Harvey Estes' "Ring Leaders" puzzle from CrosSynergy has five theme entries starting with kinds of rings. A DIAMOND (JIM) ring is lovely, of course (provided it's not a conflict diamond). I bought a CLASS (ACT) ring in high school because my sister did—what was I thinking? Totally not worth it. KEY (LARGO) ring, indispensable, of course. ONION (SKIN) ring, blech. Do not care for onions as anything more significant than a small ingredient. The MOOD (INDIGO) ring, on the other hand—I have an abiding nostalgia for mood rings.

Jeff Armstrong's LA Times puzzle has four theme entries tied together by a fifth, FRONT ENDS—the other four begin with OFFICE, RUNNER, DOOR, and MONEY, which can all follow FRONT. Is this puzzle by the Jeff A who comments at this blog, or is that a different Jeff A? This crossword, like Harvey's puzzle above, has corners filled with 7-letter words and phrases, and that generally livens things up. (And both of these puzzles contain EGO TRIP and DAY ONE!) Favorite clue: [Stick in the cupboard, maybe] hints at a verb or the dreaded oleo, but it's a PRETZEL. It would be an awfully sad cupboard if it had just a single pretzel, though.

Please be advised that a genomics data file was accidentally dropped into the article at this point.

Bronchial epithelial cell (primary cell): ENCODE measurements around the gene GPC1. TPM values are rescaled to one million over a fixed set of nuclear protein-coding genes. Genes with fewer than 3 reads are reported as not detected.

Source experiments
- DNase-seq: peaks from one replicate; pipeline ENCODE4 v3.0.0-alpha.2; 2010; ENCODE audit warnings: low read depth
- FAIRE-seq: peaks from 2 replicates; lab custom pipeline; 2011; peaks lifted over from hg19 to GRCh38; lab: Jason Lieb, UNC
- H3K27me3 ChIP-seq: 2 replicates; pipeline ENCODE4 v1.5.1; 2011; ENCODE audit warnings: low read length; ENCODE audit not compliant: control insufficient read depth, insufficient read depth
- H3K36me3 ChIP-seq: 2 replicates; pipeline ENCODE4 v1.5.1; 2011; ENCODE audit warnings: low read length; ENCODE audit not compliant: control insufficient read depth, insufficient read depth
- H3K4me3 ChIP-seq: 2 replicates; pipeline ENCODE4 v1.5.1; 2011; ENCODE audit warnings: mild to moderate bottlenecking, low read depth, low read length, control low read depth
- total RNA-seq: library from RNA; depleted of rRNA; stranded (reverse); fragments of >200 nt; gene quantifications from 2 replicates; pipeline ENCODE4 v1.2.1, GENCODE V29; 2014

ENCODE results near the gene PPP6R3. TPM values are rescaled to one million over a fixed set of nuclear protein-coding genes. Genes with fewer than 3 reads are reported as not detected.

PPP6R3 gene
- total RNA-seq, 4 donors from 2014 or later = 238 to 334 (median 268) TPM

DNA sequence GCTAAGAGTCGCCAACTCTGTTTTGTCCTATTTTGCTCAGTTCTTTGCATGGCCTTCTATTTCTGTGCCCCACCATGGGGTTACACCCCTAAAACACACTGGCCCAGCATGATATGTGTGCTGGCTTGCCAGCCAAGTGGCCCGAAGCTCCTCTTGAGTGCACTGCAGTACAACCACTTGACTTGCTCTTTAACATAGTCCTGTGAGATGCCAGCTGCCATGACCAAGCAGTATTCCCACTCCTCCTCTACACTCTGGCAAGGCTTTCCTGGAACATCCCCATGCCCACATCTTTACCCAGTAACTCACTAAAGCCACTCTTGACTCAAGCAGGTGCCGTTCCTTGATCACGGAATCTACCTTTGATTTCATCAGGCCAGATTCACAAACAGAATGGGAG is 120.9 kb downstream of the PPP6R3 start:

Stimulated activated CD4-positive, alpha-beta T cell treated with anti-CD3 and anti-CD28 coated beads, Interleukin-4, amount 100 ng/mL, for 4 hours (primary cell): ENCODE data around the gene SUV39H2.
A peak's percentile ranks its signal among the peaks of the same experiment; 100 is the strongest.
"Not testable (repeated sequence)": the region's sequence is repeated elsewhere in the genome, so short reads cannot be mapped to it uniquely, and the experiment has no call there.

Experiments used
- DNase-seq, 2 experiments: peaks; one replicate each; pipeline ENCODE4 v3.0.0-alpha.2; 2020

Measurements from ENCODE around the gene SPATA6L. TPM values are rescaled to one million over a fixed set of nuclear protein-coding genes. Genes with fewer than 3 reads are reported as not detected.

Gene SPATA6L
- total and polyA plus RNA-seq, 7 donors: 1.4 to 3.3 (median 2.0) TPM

June 26, 2007

Wednesday, 6/27

Tausig 5:38
Sun 4:54
LAT 4:46
Onion 4:33
NYT 3:56
CS 3:05

(updated at 7:53 a.m. Wednesday)

I don't want to be brief tonight, because while brevity is the soul of wit, I just don't find myself brevity-prone. However, I'm sleepy and I have several puzzles to talk about tonight, so I must curtail.

Up first, the NY Sun, NY Times, Onion A.V. Club, and Tausig puzzles:

The NYT by Barbara Olson has a MANly foursome of words with a MIDDLEMAN. Anything that gets SALAMANDERS and KILIMANJARO into the grid is fine by me. The 24 6- and 7-letter answers in the fill also freshen things up. Not sure if it's the fill or the clues that made this one feel harder than I expected—I think it's both. MALA, the [Actress Powers of "Cyrano de Bergerac"], isn't one of the old actresses whose names pop up in crosswords, but she played Roxane opposite Jose Ferrer in the classic film version, and she just died on June 11 of this year. ASEA and SEADOGS both appear in the grid, for those of you who like to collect such duplications and grumble at them.